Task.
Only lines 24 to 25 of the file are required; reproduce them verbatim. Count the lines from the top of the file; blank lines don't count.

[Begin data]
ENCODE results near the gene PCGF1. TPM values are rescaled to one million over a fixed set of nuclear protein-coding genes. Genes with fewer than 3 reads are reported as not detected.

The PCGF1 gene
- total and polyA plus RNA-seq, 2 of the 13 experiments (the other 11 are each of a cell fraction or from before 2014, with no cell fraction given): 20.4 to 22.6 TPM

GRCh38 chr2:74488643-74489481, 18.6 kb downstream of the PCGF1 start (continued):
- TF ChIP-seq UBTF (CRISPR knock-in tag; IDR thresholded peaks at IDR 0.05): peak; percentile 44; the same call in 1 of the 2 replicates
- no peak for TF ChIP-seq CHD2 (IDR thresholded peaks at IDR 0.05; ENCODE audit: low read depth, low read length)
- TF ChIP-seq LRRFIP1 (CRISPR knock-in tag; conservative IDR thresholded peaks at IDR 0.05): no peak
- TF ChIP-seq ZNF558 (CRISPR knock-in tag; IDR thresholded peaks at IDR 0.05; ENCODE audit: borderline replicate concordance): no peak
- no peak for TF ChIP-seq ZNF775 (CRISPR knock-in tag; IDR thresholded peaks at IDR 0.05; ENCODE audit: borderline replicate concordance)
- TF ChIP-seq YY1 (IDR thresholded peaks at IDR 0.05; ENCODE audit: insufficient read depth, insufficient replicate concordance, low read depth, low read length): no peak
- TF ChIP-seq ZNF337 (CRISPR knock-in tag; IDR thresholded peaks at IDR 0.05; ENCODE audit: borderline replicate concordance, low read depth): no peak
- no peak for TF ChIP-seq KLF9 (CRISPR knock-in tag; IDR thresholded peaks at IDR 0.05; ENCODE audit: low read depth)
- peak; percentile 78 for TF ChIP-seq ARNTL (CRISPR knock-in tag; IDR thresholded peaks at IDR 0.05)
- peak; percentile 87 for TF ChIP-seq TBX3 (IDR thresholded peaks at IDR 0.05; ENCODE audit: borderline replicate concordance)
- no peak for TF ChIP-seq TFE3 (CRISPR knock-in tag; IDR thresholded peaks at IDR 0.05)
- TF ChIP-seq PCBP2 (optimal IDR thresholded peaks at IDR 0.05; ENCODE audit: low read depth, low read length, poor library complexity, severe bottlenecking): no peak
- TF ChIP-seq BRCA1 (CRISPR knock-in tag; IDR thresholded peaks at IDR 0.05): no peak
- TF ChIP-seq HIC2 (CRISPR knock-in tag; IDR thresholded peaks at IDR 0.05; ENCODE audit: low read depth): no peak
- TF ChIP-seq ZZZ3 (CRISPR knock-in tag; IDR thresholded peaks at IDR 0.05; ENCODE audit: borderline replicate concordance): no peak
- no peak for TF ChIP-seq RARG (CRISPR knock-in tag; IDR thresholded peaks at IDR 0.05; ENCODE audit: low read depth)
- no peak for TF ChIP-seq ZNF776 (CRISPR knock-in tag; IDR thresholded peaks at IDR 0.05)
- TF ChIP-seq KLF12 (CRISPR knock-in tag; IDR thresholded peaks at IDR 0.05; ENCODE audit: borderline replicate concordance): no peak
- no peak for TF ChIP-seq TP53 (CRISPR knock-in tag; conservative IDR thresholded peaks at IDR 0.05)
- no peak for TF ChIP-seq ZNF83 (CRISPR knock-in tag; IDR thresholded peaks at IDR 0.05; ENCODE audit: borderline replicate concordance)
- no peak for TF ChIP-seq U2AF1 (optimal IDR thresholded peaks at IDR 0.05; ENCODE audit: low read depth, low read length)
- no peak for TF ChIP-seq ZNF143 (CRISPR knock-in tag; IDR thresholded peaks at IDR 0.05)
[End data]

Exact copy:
- no peak for TF ChIP-seq ZNF83 (CRISPR knock-in tag; IDR thresholded peaks at IDR 0.05; ENCODE audit: borderline replicate concordance)
- no peak for TF ChIP-seq U2AF1 (optimal IDR thresholded peaks at IDR 0.05; ENCODE audit: low read depth, low read length)